Greywater for the garden

Greywater for the gardenThe vast majority of plants thrive on graywater, and the nutrients contained within. They do not need potable water, and perform better with graywater.
This chapter outlines how graywater affects plants, and precautions that should be taken to ensure your garden becomes an oasis relying solely on graywater.

  • Do NOT store graywater for more than 24 hours.
  • Only use laundry detergents that are very low in sodium (salt).
  • Distribute graywater evenly across the garden – don’t kill plants with kindness by over watering.
  • Take care with graywater distribution if using movable hoses connected to the washing machine outlet.
  • Avoid any cleaners containing Boron – this is toxic for plants.

Remember that what goes down the drain is going onto your garden!

Shower Water

Shower water contains soap, shampoo, and conditioners. The amount of fats, sodium and phosphates in shower graywater is negligible, and has virtually zero impact on plants and lawn.

A common misconception is that all graywater is alkaline, and that acid-loving plants do not grow as well with graywater.

Azaleas are often quoted as a plant that does not enjoy graywater.
Many graywater gardens include Azaleas, and have experienced as good growth, if not better than irrigating with potable water.

The pH of shower water is largely dependent on the type of shampoo used. While most shampoos are near neutral pH, some fruit-based shampoos can be slightly acidic. Again the effect on pH overall is negligible due to dilution.

Typical bar soap has a pH of around 7. Again this is highly diluted within the shower/bath and has little impact on the garden if well dispersed.

Washing Machine Water

Washing machines are a popular source of graywater, simply because the inbuilt pump makes it easy to divert the water from the sink to either a surge container with dripperline connected, or directly out to the garden via pipes/hoses.

Salt:
Non-concentrated soap powders typically contain high levels of sodium (salt), used as fillers. Use only concentrated powders that claim to be low in salt, or use liquid detergents.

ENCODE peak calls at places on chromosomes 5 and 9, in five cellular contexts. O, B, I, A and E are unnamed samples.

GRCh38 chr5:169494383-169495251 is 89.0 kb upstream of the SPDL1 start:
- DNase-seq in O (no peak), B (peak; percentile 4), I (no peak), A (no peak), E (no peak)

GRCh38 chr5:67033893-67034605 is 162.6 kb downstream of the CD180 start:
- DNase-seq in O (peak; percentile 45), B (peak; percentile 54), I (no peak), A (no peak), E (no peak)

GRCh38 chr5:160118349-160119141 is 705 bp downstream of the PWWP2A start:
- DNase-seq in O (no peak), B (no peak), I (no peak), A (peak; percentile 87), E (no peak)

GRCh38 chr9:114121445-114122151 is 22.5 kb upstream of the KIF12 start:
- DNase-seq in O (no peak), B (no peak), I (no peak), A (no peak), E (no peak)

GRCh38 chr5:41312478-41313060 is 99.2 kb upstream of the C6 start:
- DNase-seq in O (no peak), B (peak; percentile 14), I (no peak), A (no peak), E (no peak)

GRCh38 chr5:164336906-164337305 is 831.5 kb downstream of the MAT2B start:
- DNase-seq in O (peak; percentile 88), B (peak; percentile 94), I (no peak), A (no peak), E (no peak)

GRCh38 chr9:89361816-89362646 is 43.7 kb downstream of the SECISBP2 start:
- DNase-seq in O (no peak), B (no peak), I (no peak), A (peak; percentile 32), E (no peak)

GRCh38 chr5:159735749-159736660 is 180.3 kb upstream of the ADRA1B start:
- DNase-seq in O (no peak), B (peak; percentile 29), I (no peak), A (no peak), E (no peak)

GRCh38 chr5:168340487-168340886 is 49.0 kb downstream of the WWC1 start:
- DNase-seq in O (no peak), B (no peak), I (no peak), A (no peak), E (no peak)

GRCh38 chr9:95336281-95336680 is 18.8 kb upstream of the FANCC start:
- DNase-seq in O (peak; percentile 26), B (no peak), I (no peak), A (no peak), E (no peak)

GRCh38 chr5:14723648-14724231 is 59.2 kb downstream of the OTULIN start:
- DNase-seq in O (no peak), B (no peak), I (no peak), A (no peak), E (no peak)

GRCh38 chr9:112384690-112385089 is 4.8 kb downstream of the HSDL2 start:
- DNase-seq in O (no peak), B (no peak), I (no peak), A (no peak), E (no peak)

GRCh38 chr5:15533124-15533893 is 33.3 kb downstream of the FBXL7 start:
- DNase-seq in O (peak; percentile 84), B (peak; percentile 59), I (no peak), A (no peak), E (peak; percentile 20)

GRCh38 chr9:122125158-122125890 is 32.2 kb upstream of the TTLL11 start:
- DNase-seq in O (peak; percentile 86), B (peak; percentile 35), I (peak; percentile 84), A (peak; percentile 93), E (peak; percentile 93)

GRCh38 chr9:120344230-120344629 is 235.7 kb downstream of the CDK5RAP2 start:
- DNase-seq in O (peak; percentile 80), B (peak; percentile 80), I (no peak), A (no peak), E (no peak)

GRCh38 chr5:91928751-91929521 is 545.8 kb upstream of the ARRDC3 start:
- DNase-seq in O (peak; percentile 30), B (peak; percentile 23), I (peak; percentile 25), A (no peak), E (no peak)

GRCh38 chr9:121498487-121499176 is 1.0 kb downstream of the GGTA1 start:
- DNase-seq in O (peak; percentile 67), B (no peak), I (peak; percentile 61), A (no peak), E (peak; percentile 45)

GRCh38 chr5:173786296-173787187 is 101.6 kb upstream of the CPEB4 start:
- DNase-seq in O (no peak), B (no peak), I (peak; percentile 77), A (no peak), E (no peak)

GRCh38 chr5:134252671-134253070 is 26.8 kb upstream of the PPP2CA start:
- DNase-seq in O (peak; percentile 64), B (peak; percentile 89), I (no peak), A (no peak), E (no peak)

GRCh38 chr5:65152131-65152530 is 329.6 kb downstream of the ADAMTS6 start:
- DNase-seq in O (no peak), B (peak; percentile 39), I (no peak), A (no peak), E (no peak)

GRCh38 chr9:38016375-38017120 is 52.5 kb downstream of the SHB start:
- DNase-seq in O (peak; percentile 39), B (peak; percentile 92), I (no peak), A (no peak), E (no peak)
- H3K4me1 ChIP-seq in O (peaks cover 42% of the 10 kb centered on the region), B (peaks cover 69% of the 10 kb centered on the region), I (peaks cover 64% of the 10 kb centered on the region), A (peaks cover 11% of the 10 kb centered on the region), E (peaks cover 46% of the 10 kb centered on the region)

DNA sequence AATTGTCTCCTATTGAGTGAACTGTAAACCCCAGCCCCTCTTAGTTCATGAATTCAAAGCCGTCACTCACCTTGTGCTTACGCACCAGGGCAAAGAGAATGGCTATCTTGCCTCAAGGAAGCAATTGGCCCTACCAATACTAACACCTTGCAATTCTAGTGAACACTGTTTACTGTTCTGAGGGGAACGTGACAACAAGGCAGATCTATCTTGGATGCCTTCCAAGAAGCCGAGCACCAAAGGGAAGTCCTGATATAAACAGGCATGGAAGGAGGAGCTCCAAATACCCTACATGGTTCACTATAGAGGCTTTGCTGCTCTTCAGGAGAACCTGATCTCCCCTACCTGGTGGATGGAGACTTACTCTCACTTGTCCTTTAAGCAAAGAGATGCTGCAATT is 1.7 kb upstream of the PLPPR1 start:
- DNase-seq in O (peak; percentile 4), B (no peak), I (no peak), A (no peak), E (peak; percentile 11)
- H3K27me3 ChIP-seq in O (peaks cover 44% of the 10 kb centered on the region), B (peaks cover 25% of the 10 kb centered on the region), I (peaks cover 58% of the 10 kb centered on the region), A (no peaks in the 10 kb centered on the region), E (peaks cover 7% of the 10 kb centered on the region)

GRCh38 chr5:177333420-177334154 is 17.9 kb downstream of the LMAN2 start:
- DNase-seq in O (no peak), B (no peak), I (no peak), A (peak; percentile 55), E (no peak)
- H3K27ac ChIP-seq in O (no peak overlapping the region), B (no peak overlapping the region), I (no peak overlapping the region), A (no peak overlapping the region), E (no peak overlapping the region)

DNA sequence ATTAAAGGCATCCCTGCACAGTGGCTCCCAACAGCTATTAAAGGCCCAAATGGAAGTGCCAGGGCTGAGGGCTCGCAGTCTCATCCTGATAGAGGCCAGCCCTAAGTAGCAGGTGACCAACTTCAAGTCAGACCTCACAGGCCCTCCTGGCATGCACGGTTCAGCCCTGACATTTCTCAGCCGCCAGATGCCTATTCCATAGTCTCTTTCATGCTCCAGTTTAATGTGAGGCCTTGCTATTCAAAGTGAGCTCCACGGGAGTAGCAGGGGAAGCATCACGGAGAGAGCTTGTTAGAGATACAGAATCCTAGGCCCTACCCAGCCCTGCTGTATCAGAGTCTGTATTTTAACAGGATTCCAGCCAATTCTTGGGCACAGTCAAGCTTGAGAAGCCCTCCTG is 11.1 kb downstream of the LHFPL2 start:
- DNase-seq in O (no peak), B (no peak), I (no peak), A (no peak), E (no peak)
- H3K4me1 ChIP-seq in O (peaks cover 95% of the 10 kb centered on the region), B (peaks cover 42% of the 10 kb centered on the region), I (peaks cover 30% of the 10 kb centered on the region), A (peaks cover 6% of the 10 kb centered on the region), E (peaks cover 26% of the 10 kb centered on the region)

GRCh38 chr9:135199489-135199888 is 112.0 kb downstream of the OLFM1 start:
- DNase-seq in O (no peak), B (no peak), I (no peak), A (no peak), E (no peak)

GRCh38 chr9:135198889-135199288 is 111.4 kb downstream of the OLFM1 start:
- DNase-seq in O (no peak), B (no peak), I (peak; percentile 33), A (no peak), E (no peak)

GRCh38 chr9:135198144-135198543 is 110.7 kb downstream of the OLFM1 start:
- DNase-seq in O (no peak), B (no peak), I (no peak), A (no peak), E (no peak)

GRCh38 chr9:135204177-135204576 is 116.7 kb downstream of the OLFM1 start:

Alkalinity:
Almost all detergents will produce highly alkaline graywater (pH approximately 10.5) when releasing the first wash water. Repeated application of concentrated highly alkaline water to one or two areas of the garden will kill plants.
This is of particular concern when DIY connecting a 1″ hose or similar to the wash outlet, and leading the hose to a garden area.

A common problem in Australia is the use of a manual gravity fed hose connected to the washing machine – people would move the hose from one area of the garden to another between wash cycles. Being creatures of habit, many people always moved the hose the same way each wash.

As a result the first (dirty and high pH water) ended up in the same area each time, raising the soil pH level and killing plants in the area.

I fear this will occur in California due to their unusual requirements for a ‘simple’ system in the recent CA code update, which appear to encourage this style of irrigation.

However, if graywater is irrigated evenly across the garden, the high pH water will not concentrate in one area, and is in fact partially balanced by the following rinse cycles (the overall pH level of washing machine water (including rinse cycles) is typically in the range of 8.0 – 9.0).

Water Softeners
Water softening agents use large amounts of salt.

Softened water should not be used in the garden.

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